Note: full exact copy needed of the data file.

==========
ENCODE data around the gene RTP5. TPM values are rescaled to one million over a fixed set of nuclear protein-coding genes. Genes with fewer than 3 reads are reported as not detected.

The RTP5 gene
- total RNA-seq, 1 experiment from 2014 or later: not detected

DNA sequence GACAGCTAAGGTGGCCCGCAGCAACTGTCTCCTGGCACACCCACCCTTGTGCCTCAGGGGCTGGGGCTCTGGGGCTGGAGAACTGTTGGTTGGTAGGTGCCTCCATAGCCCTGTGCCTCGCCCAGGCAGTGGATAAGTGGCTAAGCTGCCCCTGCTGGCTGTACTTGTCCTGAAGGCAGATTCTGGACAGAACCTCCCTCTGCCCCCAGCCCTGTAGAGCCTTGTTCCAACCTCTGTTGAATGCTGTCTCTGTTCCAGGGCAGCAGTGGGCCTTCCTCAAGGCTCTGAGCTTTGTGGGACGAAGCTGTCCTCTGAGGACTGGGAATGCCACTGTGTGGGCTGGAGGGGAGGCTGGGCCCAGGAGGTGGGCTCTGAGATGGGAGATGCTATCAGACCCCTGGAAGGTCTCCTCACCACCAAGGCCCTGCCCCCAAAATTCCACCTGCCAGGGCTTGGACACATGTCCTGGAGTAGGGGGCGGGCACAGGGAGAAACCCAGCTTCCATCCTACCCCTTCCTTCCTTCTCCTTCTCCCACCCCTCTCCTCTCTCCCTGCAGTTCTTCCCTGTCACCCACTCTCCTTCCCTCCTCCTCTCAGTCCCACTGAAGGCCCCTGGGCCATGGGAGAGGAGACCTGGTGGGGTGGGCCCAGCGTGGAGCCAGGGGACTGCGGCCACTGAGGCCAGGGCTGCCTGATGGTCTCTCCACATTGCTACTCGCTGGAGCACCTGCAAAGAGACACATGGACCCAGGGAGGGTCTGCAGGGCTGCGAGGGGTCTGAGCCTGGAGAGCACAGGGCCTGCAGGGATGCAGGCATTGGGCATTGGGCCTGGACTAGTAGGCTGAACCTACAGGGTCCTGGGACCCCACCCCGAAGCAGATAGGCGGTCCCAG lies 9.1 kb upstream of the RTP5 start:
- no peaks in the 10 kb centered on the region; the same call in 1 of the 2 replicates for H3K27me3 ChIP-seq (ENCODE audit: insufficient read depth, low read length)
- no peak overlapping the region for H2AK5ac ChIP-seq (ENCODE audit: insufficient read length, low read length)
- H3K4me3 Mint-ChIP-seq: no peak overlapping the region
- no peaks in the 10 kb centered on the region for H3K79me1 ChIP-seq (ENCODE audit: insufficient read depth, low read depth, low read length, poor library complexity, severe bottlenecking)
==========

ENCODE data around the gene RTP5. TPM values are rescaled to one million over a fixed set of nuclear protein-coding genes. Genes with fewer than 3 reads are reported as not detected.

The RTP5 gene
- total RNA-seq, 1 experiment from 2014 or later: not detected

DNA sequence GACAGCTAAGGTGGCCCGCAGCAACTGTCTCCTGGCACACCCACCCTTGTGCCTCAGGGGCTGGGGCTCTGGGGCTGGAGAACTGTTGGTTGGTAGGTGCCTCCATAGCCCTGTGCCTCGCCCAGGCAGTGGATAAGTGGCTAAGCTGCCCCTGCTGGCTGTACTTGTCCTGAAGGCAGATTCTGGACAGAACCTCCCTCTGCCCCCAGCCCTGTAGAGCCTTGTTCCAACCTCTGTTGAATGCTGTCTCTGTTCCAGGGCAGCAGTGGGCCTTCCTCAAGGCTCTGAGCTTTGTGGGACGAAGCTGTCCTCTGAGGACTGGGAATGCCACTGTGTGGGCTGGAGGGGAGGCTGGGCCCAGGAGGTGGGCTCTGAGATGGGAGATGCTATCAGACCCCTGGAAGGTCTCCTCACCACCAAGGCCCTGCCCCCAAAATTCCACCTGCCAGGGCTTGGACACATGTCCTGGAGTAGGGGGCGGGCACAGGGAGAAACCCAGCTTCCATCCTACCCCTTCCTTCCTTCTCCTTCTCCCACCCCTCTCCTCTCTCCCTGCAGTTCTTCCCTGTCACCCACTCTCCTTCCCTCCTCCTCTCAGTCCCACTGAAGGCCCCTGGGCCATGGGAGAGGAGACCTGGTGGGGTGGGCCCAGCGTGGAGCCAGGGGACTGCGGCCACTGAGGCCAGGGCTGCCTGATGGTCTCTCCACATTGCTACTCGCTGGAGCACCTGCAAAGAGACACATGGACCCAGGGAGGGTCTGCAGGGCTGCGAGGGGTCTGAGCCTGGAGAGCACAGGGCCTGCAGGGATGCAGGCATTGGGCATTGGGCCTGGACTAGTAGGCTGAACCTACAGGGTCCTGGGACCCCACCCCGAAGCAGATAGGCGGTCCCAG lies 9.1 kb upstream of the RTP5 start:
- no peaks in the 10 kb centered on the region; the same call in 1 of the 2 replicates for H3K27me3 ChIP-seq (ENCODE audit: insufficient read depth, low read length)
- no peak overlapping the region for H2AK5ac ChIP-seq (ENCODE audit: insufficient read length, low read length)
- H3K4me3 Mint-ChIP-seq: no peak overlapping the region
- no peaks in the 10 kb centered on the region for H3K79me1 ChIP-seq (ENCODE audit: insufficient read depth, low read depth, low read length, poor library complexity, severe bottlenecking)